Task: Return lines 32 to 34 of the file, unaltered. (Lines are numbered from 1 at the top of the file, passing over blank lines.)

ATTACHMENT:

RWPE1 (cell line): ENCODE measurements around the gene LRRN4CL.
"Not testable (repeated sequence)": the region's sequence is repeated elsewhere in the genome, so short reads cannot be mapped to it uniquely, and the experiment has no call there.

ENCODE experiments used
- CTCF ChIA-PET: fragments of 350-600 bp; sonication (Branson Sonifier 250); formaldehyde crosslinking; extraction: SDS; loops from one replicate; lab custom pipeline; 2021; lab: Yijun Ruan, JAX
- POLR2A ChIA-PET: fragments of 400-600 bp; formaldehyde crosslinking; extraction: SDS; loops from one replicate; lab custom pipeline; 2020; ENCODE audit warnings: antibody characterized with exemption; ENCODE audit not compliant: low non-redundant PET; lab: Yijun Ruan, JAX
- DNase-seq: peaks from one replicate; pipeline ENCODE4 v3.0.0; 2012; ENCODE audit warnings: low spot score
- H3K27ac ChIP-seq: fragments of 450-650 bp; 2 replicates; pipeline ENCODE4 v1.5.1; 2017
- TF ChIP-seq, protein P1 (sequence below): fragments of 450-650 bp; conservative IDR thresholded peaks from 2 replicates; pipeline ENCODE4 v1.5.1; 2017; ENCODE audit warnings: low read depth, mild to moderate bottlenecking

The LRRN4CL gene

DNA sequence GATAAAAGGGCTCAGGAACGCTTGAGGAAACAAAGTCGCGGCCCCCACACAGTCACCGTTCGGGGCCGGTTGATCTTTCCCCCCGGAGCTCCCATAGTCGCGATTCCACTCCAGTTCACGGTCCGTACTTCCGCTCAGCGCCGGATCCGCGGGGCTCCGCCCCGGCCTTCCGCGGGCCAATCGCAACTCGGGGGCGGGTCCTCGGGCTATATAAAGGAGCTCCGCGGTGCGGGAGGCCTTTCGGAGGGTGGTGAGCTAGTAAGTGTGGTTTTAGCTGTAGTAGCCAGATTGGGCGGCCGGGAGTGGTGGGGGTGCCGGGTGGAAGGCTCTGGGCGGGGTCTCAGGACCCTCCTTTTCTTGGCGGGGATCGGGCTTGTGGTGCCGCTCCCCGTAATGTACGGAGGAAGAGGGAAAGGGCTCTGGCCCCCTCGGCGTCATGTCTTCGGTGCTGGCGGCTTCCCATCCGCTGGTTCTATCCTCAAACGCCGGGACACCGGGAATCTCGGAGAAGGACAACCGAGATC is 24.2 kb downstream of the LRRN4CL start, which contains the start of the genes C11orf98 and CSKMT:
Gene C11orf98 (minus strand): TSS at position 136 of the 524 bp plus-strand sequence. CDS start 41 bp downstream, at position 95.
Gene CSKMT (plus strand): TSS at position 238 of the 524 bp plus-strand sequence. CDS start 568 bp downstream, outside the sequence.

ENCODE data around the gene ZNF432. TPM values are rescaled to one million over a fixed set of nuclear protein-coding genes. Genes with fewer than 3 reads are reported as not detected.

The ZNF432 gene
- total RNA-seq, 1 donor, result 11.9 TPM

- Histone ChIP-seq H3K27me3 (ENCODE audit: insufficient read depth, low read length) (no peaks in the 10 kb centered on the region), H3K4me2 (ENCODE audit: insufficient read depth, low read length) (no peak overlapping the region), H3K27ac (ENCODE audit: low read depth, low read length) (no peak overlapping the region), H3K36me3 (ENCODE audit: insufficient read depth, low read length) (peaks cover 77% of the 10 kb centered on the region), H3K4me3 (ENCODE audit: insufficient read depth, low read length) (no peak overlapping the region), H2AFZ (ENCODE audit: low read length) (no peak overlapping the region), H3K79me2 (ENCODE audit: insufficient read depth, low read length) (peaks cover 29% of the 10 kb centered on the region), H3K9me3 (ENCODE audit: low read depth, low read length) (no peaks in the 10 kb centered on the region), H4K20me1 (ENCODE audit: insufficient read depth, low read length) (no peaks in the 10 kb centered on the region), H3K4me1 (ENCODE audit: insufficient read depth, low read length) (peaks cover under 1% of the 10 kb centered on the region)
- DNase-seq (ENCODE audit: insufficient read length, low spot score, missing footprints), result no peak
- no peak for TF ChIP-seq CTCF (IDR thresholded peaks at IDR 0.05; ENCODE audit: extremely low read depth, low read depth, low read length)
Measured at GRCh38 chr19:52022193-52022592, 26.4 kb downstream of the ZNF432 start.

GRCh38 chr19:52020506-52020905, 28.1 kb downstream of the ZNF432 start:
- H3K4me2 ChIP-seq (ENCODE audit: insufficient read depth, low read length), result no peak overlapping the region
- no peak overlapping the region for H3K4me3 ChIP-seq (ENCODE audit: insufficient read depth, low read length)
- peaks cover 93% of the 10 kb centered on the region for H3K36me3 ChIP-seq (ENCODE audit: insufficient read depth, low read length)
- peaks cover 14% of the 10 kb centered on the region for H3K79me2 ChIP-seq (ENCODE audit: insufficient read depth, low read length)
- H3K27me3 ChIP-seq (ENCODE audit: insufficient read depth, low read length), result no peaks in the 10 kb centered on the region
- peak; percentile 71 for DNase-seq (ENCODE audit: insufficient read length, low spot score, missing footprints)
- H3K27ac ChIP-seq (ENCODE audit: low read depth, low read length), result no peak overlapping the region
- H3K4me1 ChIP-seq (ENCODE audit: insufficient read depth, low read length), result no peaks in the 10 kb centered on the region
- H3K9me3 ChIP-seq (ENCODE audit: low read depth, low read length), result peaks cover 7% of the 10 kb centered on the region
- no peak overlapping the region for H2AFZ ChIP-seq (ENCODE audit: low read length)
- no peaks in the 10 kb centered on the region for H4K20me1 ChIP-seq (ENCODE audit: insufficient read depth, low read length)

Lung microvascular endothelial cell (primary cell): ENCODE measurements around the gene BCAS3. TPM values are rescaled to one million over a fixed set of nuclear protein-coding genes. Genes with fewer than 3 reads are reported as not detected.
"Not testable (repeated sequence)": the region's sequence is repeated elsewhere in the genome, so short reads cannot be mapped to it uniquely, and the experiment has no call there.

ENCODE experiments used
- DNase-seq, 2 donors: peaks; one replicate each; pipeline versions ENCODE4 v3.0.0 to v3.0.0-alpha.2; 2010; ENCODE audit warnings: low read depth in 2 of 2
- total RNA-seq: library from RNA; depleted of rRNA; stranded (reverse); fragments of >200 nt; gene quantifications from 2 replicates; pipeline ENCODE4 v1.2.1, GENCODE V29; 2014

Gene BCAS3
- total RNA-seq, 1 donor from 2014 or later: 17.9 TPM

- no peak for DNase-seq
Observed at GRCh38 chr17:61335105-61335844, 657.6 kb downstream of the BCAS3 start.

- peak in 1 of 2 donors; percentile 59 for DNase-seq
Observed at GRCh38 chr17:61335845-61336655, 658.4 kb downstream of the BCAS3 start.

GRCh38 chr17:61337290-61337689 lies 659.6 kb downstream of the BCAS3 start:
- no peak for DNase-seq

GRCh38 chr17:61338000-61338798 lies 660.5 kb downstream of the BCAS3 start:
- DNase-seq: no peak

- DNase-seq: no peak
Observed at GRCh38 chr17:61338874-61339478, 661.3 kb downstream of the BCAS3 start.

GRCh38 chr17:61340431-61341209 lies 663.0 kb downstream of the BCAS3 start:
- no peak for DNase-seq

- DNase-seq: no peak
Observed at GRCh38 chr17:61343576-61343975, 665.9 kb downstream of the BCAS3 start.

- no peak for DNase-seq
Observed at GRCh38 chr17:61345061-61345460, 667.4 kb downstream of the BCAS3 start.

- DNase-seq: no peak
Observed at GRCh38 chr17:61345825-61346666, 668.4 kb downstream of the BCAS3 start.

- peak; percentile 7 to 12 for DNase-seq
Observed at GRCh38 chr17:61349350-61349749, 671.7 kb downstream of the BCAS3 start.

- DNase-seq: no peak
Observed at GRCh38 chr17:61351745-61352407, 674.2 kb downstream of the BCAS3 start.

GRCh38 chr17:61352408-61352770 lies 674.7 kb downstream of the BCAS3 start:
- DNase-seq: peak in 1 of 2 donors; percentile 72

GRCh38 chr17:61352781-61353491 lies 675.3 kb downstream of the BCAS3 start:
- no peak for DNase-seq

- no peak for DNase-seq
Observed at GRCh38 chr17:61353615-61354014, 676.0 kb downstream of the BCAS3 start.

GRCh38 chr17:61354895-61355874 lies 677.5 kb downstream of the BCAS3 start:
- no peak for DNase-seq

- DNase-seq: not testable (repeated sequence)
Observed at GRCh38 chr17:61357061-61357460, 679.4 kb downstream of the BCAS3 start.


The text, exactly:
Lung microvascular endothelial cell (primary cell): ENCODE measurements around the gene BCAS3. TPM values are rescaled to one million over a fixed set of nuclear protein-coding genes. Genes with fewer than 3 reads are reported as not detected.
"Not testable (repeated sequence)": the region's sequence is repeated elsewhere in the genome, so short reads cannot be mapped to it uniquely, and the experiment has no call there.

ENCODE experiments used